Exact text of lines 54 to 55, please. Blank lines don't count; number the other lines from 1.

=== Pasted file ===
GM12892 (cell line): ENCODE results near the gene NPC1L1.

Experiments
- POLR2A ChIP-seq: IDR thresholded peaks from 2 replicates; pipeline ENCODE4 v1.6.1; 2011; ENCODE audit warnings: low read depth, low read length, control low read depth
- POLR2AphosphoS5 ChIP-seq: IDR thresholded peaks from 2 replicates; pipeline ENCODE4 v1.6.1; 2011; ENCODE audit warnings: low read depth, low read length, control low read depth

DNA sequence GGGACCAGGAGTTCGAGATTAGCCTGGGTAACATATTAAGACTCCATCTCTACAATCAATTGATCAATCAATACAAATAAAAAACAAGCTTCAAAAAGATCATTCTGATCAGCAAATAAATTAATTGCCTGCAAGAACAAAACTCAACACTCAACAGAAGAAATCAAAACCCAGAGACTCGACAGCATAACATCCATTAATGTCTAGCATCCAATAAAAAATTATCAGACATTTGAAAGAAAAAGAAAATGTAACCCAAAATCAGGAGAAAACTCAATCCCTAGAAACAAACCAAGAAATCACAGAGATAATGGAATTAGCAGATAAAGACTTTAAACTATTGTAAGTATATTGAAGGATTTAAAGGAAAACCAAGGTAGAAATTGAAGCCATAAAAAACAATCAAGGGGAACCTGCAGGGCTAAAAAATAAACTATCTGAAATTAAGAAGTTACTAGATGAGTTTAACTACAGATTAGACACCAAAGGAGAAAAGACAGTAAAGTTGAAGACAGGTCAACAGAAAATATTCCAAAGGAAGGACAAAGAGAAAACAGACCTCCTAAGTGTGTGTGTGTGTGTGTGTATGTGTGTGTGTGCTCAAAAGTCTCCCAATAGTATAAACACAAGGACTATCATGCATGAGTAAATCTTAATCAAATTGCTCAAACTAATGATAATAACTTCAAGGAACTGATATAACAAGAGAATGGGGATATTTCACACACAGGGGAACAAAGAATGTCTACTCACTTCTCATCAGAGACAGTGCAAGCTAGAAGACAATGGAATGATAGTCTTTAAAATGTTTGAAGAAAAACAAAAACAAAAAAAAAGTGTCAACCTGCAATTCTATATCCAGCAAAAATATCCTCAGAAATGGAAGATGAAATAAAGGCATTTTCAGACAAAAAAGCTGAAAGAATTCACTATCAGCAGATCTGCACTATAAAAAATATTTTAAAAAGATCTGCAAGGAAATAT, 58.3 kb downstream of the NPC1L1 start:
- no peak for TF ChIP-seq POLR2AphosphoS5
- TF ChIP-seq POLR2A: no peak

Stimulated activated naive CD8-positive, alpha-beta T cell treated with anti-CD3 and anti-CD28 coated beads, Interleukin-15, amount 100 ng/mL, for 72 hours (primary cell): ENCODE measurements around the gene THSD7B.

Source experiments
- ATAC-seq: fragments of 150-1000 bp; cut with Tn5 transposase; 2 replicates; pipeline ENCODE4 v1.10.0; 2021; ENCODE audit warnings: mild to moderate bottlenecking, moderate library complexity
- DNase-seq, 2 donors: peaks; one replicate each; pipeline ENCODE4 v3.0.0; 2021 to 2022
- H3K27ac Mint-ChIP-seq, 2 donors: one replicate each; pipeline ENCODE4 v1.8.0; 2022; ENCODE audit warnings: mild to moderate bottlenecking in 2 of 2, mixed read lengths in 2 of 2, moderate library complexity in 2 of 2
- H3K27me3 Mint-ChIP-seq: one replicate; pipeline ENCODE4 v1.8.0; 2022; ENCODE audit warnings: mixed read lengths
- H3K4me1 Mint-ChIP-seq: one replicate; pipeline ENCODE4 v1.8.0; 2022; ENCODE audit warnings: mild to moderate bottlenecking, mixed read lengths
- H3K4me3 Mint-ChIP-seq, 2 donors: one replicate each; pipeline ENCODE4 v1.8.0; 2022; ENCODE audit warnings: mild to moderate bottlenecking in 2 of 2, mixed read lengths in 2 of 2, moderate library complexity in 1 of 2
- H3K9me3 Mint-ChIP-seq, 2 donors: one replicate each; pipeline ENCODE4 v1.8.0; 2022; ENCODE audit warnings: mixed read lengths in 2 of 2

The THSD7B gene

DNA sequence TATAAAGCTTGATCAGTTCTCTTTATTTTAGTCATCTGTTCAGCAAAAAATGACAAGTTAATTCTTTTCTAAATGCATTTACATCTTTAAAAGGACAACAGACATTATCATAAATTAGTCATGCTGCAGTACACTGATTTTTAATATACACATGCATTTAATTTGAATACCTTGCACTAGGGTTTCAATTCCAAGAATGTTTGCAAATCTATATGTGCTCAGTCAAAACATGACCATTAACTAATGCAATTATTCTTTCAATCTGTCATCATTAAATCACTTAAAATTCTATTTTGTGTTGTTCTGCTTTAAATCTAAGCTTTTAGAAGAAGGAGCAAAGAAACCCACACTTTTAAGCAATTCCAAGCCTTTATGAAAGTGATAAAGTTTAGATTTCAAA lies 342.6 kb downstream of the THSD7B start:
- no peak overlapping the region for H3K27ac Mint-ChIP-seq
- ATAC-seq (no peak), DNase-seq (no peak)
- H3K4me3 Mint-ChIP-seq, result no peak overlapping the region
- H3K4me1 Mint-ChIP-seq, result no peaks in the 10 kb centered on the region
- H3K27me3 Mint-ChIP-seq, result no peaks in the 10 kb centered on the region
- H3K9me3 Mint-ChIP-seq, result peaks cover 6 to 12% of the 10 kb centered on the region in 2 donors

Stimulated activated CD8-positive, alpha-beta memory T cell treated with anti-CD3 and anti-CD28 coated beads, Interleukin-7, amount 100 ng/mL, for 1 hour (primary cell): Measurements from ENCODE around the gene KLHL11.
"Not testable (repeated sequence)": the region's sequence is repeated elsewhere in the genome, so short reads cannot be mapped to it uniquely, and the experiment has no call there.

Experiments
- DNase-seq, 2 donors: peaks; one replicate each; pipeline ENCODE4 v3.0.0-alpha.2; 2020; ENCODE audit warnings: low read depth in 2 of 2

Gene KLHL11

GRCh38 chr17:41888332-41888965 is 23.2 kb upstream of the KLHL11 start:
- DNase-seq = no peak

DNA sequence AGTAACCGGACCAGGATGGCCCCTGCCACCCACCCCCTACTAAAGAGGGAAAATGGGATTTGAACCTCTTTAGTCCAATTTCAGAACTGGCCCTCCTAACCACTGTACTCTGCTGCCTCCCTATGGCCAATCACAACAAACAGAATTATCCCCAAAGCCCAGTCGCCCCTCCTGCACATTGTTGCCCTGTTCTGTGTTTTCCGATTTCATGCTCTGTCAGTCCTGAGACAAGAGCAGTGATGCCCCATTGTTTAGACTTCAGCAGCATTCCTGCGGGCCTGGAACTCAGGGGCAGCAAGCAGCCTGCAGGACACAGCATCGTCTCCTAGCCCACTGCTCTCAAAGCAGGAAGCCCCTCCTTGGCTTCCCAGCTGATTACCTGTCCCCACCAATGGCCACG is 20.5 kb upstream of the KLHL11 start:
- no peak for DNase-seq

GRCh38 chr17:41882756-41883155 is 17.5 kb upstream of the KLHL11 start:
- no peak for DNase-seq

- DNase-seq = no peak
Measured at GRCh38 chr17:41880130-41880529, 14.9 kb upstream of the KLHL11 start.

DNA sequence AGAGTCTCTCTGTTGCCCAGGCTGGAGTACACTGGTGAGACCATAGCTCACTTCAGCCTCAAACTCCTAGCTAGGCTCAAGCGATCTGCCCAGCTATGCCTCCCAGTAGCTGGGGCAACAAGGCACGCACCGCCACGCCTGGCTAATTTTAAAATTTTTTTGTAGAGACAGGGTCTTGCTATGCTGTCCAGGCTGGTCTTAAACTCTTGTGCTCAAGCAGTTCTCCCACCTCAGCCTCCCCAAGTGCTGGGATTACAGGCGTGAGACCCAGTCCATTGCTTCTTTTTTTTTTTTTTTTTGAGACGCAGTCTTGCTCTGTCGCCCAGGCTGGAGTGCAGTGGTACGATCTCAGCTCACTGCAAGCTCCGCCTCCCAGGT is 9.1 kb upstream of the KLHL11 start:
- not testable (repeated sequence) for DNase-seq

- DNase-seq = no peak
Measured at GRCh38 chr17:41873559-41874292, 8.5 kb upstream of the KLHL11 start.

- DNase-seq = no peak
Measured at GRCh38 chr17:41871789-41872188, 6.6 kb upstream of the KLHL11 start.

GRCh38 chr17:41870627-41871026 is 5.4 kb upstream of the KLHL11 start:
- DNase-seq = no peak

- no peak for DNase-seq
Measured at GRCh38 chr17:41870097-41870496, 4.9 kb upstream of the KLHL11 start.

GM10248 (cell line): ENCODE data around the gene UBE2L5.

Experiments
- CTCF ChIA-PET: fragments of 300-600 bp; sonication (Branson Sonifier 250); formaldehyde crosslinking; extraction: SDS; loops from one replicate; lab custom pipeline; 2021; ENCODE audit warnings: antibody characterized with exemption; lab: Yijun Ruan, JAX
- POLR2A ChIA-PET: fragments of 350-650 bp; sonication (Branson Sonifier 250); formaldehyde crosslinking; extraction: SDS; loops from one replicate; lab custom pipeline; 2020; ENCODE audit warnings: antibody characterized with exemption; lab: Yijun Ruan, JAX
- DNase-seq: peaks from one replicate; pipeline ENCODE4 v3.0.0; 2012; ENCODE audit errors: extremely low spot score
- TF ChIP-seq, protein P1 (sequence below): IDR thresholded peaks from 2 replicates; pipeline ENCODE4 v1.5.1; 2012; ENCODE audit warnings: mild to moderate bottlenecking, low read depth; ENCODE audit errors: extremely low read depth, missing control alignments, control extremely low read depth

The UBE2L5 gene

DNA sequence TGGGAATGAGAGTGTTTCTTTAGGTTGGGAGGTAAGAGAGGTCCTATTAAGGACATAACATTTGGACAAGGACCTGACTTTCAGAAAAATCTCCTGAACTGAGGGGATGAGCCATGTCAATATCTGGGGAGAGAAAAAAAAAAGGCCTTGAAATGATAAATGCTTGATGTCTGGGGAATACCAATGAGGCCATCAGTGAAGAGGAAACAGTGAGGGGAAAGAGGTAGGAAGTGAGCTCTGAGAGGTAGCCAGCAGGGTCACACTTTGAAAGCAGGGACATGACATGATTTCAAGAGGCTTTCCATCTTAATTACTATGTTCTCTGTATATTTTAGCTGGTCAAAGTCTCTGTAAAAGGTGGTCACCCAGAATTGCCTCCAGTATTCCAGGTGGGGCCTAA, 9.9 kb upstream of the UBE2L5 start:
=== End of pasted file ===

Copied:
The UBE2L5 gene

DNA sequence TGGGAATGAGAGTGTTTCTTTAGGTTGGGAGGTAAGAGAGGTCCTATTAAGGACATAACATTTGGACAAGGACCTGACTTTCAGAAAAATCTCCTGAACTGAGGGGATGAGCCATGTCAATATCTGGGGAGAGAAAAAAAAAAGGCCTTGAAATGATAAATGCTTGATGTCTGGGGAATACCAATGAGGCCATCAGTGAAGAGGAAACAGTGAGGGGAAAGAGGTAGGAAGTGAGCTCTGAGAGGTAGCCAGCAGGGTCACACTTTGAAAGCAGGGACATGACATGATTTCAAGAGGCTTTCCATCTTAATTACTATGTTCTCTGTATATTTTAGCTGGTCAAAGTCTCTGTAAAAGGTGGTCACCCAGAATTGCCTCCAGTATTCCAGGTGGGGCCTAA, 9.9 kb upstream of the UBE2L5 start: